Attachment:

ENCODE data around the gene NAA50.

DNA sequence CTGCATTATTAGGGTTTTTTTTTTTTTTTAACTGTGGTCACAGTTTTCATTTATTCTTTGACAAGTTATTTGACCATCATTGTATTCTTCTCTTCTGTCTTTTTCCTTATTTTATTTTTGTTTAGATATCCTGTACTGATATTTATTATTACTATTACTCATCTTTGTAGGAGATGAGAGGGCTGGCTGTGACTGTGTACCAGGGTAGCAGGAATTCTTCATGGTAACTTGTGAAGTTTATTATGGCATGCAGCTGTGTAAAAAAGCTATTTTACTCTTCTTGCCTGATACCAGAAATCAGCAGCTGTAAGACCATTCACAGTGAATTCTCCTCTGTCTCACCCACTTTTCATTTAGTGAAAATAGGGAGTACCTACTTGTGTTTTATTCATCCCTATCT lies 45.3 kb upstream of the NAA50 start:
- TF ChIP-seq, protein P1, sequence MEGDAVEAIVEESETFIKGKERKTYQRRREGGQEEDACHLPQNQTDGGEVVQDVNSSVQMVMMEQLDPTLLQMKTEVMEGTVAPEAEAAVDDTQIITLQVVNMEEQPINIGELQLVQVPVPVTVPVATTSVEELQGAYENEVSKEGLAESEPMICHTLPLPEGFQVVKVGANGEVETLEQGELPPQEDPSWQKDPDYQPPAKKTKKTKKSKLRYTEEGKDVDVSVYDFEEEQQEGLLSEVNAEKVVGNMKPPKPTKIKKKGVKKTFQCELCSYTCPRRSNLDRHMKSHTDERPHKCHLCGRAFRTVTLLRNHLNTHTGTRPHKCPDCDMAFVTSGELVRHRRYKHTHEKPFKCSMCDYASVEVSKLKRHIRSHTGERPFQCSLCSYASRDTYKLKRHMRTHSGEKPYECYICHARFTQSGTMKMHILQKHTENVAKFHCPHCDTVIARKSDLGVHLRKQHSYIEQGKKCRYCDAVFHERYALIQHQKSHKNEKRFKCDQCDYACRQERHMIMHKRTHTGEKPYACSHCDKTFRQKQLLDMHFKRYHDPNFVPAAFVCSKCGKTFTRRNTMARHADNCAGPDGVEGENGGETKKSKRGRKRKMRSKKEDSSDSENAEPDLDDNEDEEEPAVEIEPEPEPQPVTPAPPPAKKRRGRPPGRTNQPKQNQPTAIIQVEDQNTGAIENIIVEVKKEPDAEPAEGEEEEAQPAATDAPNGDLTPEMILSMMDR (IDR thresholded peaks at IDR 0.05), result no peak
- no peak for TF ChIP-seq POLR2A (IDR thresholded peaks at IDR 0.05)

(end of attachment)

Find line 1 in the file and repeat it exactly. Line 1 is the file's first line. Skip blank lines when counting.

ENCODE data around the gene NAA50.